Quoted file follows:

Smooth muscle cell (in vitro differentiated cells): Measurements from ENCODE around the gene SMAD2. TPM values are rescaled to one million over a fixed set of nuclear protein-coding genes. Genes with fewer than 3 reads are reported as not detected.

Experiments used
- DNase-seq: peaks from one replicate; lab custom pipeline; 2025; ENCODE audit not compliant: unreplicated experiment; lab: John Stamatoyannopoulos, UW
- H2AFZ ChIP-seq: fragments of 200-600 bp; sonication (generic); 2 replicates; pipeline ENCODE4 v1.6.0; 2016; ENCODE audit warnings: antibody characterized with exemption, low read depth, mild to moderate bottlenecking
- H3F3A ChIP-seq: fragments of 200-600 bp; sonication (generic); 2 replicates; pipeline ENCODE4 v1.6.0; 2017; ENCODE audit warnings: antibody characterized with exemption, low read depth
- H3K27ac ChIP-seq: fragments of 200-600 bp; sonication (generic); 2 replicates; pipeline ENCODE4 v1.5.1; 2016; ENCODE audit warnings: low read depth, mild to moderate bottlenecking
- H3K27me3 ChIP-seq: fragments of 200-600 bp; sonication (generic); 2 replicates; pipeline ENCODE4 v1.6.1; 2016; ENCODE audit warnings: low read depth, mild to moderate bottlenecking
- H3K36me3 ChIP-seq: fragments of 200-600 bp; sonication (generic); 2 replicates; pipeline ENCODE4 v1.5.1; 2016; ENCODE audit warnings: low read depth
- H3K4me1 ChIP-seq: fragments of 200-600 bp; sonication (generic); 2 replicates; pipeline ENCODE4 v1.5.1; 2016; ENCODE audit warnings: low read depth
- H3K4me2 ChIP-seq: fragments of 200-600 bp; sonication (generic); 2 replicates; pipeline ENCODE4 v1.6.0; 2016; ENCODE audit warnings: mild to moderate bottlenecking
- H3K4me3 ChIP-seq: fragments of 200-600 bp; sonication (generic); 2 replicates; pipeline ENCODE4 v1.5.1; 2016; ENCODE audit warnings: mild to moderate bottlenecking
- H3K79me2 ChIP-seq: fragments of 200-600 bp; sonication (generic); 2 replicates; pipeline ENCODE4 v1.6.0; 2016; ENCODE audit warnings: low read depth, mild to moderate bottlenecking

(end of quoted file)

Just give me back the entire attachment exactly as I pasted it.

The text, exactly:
Smooth muscle cell (in vitro differentiated cells): Measurements from ENCODE around the gene SMAD2. TPM values are rescaled to one million over a fixed set of nuclear protein-coding genes. Genes with fewer than 3 reads are reported as not detected.

Experiments used
- DNase-seq: peaks from one replicate; lab custom pipeline; 2025; ENCODE audit not compliant: unreplicated experiment; lab: John Stamatoyannopoulos, UW
- H2AFZ ChIP-seq: fragments of 200-600 bp; sonication (generic); 2 replicates; pipeline ENCODE4 v1.6.0; 2016; ENCODE audit warnings: antibody characterized with exemption, low read depth, mild to moderate bottlenecking
- H3F3A ChIP-seq: fragments of 200-600 bp; sonication (generic); 2 replicates; pipeline ENCODE4 v1.6.0; 2017; ENCODE audit warnings: antibody characterized with exemption, low read depth
- H3K27ac ChIP-seq: fragments of 200-600 bp; sonication (generic); 2 replicates; pipeline ENCODE4 v1.5.1; 2016; ENCODE audit warnings: low read depth, mild to moderate bottlenecking
- H3K27me3 ChIP-seq: fragments of 200-600 bp; sonication (generic); 2 replicates; pipeline ENCODE4 v1.6.1; 2016; ENCODE audit warnings: low read depth, mild to moderate bottlenecking
- H3K36me3 ChIP-seq: fragments of 200-600 bp; sonication (generic); 2 replicates; pipeline ENCODE4 v1.5.1; 2016; ENCODE audit warnings: low read depth
- H3K4me1 ChIP-seq: fragments of 200-600 bp; sonication (generic); 2 replicates; pipeline ENCODE4 v1.5.1; 2016; ENCODE audit warnings: low read depth
- H3K4me2 ChIP-seq: fragments of 200-600 bp; sonication (generic); 2 replicates; pipeline ENCODE4 v1.6.0; 2016; ENCODE audit warnings: mild to moderate bottlenecking
- H3K4me3 ChIP-seq: fragments of 200-600 bp; sonication (generic); 2 replicates; pipeline ENCODE4 v1.5.1; 2016; ENCODE audit warnings: mild to moderate bottlenecking
- H3K79me2 ChIP-seq: fragments of 200-600 bp; sonication (generic); 2 replicates; pipeline ENCODE4 v1.6.0; 2016; ENCODE audit warnings: low read depth, mild to moderate bottlenecking